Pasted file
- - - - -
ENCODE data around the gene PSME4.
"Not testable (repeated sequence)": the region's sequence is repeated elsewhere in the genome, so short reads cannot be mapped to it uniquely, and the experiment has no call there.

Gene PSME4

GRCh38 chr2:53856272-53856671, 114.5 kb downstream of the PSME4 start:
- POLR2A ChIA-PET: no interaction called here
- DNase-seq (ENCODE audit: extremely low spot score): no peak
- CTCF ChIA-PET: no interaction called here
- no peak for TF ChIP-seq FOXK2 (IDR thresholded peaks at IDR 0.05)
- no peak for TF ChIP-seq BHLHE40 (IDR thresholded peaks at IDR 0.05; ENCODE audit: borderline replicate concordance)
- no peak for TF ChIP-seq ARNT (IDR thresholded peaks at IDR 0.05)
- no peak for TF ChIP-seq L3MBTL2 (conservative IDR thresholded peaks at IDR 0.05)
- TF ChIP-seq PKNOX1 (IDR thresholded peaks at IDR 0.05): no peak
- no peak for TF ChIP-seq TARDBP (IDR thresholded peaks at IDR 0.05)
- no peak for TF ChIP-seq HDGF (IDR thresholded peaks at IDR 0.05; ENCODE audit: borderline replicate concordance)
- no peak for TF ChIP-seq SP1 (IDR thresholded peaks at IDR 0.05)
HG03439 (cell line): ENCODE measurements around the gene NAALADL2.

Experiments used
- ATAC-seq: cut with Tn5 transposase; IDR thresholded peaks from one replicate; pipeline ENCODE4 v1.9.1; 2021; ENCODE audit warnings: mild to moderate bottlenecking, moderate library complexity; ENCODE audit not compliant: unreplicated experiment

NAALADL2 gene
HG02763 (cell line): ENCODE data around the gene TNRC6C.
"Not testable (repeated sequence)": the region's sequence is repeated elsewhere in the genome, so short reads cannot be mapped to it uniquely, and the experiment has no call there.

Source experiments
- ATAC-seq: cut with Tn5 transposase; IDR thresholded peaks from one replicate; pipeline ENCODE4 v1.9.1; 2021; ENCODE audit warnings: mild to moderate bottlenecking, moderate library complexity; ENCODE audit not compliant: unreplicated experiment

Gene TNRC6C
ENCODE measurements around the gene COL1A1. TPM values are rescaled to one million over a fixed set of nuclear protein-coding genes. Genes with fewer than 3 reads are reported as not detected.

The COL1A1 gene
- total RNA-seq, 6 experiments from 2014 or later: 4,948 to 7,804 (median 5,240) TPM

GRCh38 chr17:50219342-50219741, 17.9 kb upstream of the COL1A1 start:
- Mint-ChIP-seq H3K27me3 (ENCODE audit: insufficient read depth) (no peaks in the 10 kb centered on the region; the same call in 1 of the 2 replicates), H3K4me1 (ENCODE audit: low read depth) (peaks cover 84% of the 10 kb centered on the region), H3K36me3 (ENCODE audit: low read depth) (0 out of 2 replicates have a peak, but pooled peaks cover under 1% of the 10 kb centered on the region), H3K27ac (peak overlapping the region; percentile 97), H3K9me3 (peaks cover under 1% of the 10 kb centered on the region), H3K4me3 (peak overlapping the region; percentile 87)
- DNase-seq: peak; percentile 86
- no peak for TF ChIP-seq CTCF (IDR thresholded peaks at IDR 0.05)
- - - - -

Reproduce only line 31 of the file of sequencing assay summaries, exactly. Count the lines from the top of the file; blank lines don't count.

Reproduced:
- no peak for TF ChIP-seq CTCF (IDR thresholded peaks at IDR 0.05)